In defense of Miller
I am writing in response to Bob Crooks' letter of May 31. Crooks asks the question, "When is Jon Miller going to learn how to announce a game?" My question is, "Mr. Crooks, where have you been living for the past 12 years?"
Jon Miller is the best announcer in baseball, bar none. I can liken the way he announces a baseball game to an elegant painting. Every detail of the game he describes is truely picturesque. The voices of other announcers he imitates only adds to the enjoyment of an otherwise slow-moving game.
HTC Greg Szczepaniak
The all-stars in the booth
Let's put this thing to rest real quick about the abilities of the various Orioles game announcers.
It has been often said that Baltimore baseball fans are among the most knowledgeable. Where do we think a lot of that knowledge came from? Come on now! Get real!
Bailey Goss, Chuck Thompson, Bill O'Donnell, Joe Angel, Brooks Robinson, Jim Palmer and Jon Miller. Who has had a greater all-star lineup? Oh, how lucky we've been. Chuck and Jon have voices of absolute quality. They are interesting and knowledgeable. Brooks and Jim give that insight that only someone who has been there can possibly communicate.
We've had a fascinating and diverse group. Chuck's return brings back good feelings again. Jon Miller's problem is that he just plain loves life and conveys it. Tell me we have too much of that today! I think we've gotten a little spoiled.
Cal, you're one of the family
Cal Ripken Jr. is a class act and sure-fire Hall of Famer who has thrilled baseball fans across the country throughout his brilliant career. He has earned unflinching loyalty and support from the fans in the Baltimore area, and deservedly so. However, loyalty is a two-way street. I mean, you don't stop loving your parents just because they can't buy you all the toys you want or can't afford to get you a new car for graduation, do you? Of course not!
Cal and his agent (the root of all evil) realize that Baltimore cannot compete financially with New York, Los Angeles or Chicago, and a move to one of those sites would certainly bring him a million or two more. But what price do you put on peace of mind? Just ask Bonilla or Tartabull about the New York faithful. Got a set of earplugs handy, Cal? Baltimore has the greatest baseball fans in the country, and regardless of how well, or more importantly, how poorly he plays, the team and the town will always be behind him 100 percent. Stay with us Cal. This is your home.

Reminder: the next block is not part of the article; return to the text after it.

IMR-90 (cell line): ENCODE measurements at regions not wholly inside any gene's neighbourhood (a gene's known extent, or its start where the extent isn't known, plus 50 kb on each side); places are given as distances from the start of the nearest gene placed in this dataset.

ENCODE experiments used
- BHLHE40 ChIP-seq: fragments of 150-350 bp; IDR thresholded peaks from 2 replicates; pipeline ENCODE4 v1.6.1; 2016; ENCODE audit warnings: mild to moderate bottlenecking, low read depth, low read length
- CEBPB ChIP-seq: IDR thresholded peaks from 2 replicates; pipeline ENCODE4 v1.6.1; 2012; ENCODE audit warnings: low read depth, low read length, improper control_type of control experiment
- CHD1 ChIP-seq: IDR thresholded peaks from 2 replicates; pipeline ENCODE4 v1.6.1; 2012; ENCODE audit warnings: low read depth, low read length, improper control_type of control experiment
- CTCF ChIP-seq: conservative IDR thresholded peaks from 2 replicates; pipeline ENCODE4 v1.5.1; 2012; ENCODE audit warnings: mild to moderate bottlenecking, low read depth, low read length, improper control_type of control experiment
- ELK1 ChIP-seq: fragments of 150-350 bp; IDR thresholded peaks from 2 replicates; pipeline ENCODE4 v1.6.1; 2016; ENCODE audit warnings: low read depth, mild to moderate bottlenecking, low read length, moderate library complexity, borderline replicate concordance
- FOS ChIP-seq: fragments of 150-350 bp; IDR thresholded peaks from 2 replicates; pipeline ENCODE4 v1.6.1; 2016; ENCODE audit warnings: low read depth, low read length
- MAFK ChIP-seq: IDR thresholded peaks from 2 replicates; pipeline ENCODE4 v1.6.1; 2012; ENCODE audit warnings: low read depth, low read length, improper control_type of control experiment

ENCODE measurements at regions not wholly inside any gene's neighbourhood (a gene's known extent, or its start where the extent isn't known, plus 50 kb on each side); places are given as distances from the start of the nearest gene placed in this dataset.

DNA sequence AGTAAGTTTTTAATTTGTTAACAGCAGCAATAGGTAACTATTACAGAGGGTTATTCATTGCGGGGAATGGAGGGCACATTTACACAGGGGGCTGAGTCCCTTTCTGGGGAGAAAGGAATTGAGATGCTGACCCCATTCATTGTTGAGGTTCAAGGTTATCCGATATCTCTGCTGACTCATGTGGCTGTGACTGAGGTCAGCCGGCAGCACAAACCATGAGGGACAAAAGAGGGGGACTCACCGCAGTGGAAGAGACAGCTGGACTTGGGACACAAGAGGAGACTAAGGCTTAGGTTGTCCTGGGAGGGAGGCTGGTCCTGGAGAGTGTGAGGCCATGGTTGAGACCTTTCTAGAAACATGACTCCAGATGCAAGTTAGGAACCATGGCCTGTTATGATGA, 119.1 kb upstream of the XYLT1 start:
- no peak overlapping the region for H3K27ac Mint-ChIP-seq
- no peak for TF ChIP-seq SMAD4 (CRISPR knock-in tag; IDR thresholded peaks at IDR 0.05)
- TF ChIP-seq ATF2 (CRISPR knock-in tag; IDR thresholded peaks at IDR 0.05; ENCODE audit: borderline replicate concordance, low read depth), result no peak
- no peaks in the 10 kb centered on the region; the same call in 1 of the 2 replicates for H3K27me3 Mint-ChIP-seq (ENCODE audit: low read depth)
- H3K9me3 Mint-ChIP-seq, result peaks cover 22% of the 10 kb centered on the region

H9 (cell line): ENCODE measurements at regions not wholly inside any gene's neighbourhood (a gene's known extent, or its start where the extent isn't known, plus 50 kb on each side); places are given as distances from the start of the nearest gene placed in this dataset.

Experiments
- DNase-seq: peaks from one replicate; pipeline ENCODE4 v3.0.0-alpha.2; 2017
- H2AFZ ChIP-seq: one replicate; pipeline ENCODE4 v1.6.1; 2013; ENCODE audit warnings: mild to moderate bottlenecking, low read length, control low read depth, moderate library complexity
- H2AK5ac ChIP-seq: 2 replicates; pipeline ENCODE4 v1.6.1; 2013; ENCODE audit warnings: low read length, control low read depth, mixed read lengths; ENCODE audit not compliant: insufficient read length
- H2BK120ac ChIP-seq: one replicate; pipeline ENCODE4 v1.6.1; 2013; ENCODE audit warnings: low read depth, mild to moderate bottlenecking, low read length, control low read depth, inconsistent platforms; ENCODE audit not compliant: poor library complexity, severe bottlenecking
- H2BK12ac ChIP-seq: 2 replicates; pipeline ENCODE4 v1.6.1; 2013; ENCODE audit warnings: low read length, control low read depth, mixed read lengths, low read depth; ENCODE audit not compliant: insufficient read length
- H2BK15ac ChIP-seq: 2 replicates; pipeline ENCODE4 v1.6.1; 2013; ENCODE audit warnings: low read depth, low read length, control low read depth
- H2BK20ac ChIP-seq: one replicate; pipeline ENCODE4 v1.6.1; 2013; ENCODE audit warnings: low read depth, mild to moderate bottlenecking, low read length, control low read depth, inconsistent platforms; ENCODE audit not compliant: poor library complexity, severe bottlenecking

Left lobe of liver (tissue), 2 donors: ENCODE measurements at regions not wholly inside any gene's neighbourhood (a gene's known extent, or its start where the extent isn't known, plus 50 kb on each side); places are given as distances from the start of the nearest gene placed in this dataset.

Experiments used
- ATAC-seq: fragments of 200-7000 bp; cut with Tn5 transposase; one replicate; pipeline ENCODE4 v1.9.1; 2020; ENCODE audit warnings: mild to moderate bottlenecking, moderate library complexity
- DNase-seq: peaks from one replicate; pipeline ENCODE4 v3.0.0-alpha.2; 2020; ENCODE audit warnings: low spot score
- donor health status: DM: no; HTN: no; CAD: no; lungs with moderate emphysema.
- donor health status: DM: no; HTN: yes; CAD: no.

Jack D. Cook
Brady Anderson gets my vote
During this great comeback Orioles season, we have some players to thank. One player who came forward was Brady Anderson. When I talk baseball with my friends, all we talk about is how he has turned it around, his 42 RBI ranking him fourth in the American League, his 10 home runs, his always steady defense. Many people compare the Orioles to the worst to first Twins of '91, but I prefer to compare them to the Braves of '91. The Braves were exciting, young, and had good pitching (like the indications of the Orioles so far). Brady Anderson is doing what Ron Gant did for the Braves last year. They compare as easily as the Braves and the Orioles. Gant had 32 home runs and 105 RBI, and Brady is on pace to come close or exceed all those important numbers. What does this mean? Well, the Braves went to the World Series . . . We can only hope and wait.
A Blast of a season
As a Blast fan and season ticket-holder for 11 years, this is what I saw last season:
1. Ian Frazier and Doug Neely shutting down the league's big scorers -- Tatu and Preki.
2. Domenic Mobilio breaking Joe Fink's game-winning goals record and being named MVP.
3. Rookie Doug Miller's first MSL goal.
4. Joe Koziol's excellent defense in goal when Chris Vaccaro got pulled out of the net.
5. Mark Mettrick's first hat trick.
6. An all-star game in which five Blast players were named by their peers to play.
7. Tireless community appearances by all the Blast players, who gladly sign autographs for free.
To all the players -- thank you for a memorable season.
We no longer have a Blast
We've put up with an awful lot during our years as Blast supporters; we've had to. We love the game and finally worked our schedules and pockets up to mini-season-ticket holders last year. We wanted to support a troubled league and team. We've talked about what a great game this is to our friends and encouraged them to support the Blast as well. Between ourselves we've talked about the crazy decision to trade Hank Henry, the stupidity that resulted in Paul Dougherty and Paul Wright ending up in San Diego and the insanity of letting Dale Mitchell play elsewhere.
When we talked over the latest moronic management decision to dismiss Billy Ronson in favor of "youth," we came to realize that we might be the cretins. Although we'd favor the decision to go with "youth" in the hiring of a new head coach, we just can't see any sense in allowing seasoned, proven, consistent talent in the form of Billy Ronson get away.
Thanks, Billy, for all you did for the Blast! And thanks for saving us $200 before we sent off our mini-season-ticket requests.
This was the straw that broke our desire to support the Blast any further.
How Littwin sees it
After reading Mike Littwin's commentary on the sport of gymnastics, I was angry and shocked that he could be so narrow-minded. A sport is not simply "when you get somewhere the fastest, throw something the farthest or score the most points/runs/goals." Every sport requires strength, endurance, training, talent, patience, and a genuine love for the activity. Gymnasts practice hundreds of long, grueling hours in the gym and are a joy to watch perform. The same goes for all the other sports Littwin attacked -- ice skating, diving, and synchronized swimming. Everyone who participates in those sports is a hard-working athlete who deserves the credit and recognition of any other athlete, whether or not their sport "has the added attraction of spitting."